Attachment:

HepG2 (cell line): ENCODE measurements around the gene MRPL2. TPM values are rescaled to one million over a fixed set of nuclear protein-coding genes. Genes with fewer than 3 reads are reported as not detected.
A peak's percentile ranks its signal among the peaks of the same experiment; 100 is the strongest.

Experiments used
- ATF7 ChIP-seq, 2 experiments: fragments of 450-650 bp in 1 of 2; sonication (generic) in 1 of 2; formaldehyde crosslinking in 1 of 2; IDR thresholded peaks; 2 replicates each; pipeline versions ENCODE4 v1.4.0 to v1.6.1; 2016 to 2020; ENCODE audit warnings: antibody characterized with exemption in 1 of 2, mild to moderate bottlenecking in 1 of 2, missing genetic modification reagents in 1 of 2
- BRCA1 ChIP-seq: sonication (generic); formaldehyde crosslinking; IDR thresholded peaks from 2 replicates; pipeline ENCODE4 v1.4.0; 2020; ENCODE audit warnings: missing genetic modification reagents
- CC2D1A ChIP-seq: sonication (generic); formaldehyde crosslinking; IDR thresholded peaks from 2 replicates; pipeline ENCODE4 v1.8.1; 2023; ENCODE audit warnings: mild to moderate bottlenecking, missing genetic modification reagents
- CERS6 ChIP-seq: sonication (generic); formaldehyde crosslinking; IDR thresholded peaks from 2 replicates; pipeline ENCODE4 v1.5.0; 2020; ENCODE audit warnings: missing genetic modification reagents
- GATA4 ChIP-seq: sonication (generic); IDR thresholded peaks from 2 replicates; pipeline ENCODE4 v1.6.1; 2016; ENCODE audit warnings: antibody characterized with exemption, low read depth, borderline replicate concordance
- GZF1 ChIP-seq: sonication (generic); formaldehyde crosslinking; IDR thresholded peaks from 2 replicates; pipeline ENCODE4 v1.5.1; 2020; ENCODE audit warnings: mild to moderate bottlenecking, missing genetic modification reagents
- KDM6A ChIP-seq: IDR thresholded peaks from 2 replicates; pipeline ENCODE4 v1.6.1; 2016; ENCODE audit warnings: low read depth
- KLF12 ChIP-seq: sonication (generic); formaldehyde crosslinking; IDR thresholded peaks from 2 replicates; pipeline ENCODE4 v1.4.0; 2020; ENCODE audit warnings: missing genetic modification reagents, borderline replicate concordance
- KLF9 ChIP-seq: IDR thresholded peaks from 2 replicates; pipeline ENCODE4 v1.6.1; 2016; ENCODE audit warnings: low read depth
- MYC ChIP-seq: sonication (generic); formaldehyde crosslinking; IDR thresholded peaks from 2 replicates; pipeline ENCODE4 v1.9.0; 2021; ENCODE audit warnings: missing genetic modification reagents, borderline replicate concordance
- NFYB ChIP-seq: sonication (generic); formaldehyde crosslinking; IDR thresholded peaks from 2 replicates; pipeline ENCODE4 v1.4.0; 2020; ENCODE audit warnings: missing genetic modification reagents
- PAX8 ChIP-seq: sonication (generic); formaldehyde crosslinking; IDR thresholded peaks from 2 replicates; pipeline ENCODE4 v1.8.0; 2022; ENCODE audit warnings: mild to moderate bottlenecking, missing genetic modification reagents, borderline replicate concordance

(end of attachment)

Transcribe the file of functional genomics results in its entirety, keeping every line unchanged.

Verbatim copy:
HepG2 (cell line): ENCODE measurements around the gene MRPL2. TPM values are rescaled to one million over a fixed set of nuclear protein-coding genes. Genes with fewer than 3 reads are reported as not detected.
A peak's percentile ranks its signal among the peaks of the same experiment; 100 is the strongest.

Experiments used
- ATF7 ChIP-seq, 2 experiments: fragments of 450-650 bp in 1 of 2; sonication (generic) in 1 of 2; formaldehyde crosslinking in 1 of 2; IDR thresholded peaks; 2 replicates each; pipeline versions ENCODE4 v1.4.0 to v1.6.1; 2016 to 2020; ENCODE audit warnings: antibody characterized with exemption in 1 of 2, mild to moderate bottlenecking in 1 of 2, missing genetic modification reagents in 1 of 2
- BRCA1 ChIP-seq: sonication (generic); formaldehyde crosslinking; IDR thresholded peaks from 2 replicates; pipeline ENCODE4 v1.4.0; 2020; ENCODE audit warnings: missing genetic modification reagents
- CC2D1A ChIP-seq: sonication (generic); formaldehyde crosslinking; IDR thresholded peaks from 2 replicates; pipeline ENCODE4 v1.8.1; 2023; ENCODE audit warnings: mild to moderate bottlenecking, missing genetic modification reagents
- CERS6 ChIP-seq: sonication (generic); formaldehyde crosslinking; IDR thresholded peaks from 2 replicates; pipeline ENCODE4 v1.5.0; 2020; ENCODE audit warnings: missing genetic modification reagents
- GATA4 ChIP-seq: sonication (generic); IDR thresholded peaks from 2 replicates; pipeline ENCODE4 v1.6.1; 2016; ENCODE audit warnings: antibody characterized with exemption, low read depth, borderline replicate concordance
- GZF1 ChIP-seq: sonication (generic); formaldehyde crosslinking; IDR thresholded peaks from 2 replicates; pipeline ENCODE4 v1.5.1; 2020; ENCODE audit warnings: mild to moderate bottlenecking, missing genetic modification reagents
- KDM6A ChIP-seq: IDR thresholded peaks from 2 replicates; pipeline ENCODE4 v1.6.1; 2016; ENCODE audit warnings: low read depth
- KLF12 ChIP-seq: sonication (generic); formaldehyde crosslinking; IDR thresholded peaks from 2 replicates; pipeline ENCODE4 v1.4.0; 2020; ENCODE audit warnings: missing genetic modification reagents, borderline replicate concordance
- KLF9 ChIP-seq: IDR thresholded peaks from 2 replicates; pipeline ENCODE4 v1.6.1; 2016; ENCODE audit warnings: low read depth
- MYC ChIP-seq: sonication (generic); formaldehyde crosslinking; IDR thresholded peaks from 2 replicates; pipeline ENCODE4 v1.9.0; 2021; ENCODE audit warnings: missing genetic modification reagents, borderline replicate concordance
- NFYB ChIP-seq: sonication (generic); formaldehyde crosslinking; IDR thresholded peaks from 2 replicates; pipeline ENCODE4 v1.4.0; 2020; ENCODE audit warnings: missing genetic modification reagents
- PAX8 ChIP-seq: sonication (generic); formaldehyde crosslinking; IDR thresholded peaks from 2 replicates; pipeline ENCODE4 v1.8.0; 2022; ENCODE audit warnings: mild to moderate bottlenecking, missing genetic modification reagents, borderline replicate concordance